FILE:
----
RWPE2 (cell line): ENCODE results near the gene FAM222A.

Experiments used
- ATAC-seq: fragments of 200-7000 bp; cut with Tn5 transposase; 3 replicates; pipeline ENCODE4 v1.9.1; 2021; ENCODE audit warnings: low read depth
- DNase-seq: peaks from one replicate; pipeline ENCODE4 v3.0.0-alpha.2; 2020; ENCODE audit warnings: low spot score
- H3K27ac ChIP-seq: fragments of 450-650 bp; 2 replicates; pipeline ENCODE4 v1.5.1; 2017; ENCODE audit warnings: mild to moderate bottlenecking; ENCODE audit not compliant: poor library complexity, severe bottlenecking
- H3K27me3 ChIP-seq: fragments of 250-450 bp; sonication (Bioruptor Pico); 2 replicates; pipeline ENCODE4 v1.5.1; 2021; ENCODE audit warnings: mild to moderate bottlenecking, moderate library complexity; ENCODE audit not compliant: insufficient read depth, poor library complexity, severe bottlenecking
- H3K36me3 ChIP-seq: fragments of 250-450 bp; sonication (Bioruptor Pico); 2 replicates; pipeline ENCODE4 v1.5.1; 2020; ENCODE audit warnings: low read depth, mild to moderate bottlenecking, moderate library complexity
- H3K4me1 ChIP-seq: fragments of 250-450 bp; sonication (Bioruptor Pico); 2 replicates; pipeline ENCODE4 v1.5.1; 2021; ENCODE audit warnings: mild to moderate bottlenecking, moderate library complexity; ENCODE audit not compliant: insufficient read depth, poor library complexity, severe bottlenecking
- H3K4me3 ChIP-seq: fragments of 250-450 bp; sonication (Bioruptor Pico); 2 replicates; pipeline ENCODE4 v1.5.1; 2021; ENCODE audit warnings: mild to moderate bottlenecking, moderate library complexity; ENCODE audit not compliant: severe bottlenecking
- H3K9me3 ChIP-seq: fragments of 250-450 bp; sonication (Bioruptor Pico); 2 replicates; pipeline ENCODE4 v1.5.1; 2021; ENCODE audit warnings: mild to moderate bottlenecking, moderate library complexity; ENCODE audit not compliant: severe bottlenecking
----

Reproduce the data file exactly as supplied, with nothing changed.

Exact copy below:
RWPE2 (cell line): ENCODE results near the gene FAM222A.

Experiments used
- ATAC-seq: fragments of 200-7000 bp; cut with Tn5 transposase; 3 replicates; pipeline ENCODE4 v1.9.1; 2021; ENCODE audit warnings: low read depth
- DNase-seq: peaks from one replicate; pipeline ENCODE4 v3.0.0-alpha.2; 2020; ENCODE audit warnings: low spot score
- H3K27ac ChIP-seq: fragments of 450-650 bp; 2 replicates; pipeline ENCODE4 v1.5.1; 2017; ENCODE audit warnings: mild to moderate bottlenecking; ENCODE audit not compliant: poor library complexity, severe bottlenecking
- H3K27me3 ChIP-seq: fragments of 250-450 bp; sonication (Bioruptor Pico); 2 replicates; pipeline ENCODE4 v1.5.1; 2021; ENCODE audit warnings: mild to moderate bottlenecking, moderate library complexity; ENCODE audit not compliant: insufficient read depth, poor library complexity, severe bottlenecking
- H3K36me3 ChIP-seq: fragments of 250-450 bp; sonication (Bioruptor Pico); 2 replicates; pipeline ENCODE4 v1.5.1; 2020; ENCODE audit warnings: low read depth, mild to moderate bottlenecking, moderate library complexity
- H3K4me1 ChIP-seq: fragments of 250-450 bp; sonication (Bioruptor Pico); 2 replicates; pipeline ENCODE4 v1.5.1; 2021; ENCODE audit warnings: mild to moderate bottlenecking, moderate library complexity; ENCODE audit not compliant: insufficient read depth, poor library complexity, severe bottlenecking
- H3K4me3 ChIP-seq: fragments of 250-450 bp; sonication (Bioruptor Pico); 2 replicates; pipeline ENCODE4 v1.5.1; 2021; ENCODE audit warnings: mild to moderate bottlenecking, moderate library complexity; ENCODE audit not compliant: severe bottlenecking
- H3K9me3 ChIP-seq: fragments of 250-450 bp; sonication (Bioruptor Pico); 2 replicates; pipeline ENCODE4 v1.5.1; 2021; ENCODE audit warnings: mild to moderate bottlenecking, moderate library complexity; ENCODE audit not compliant: severe bottlenecking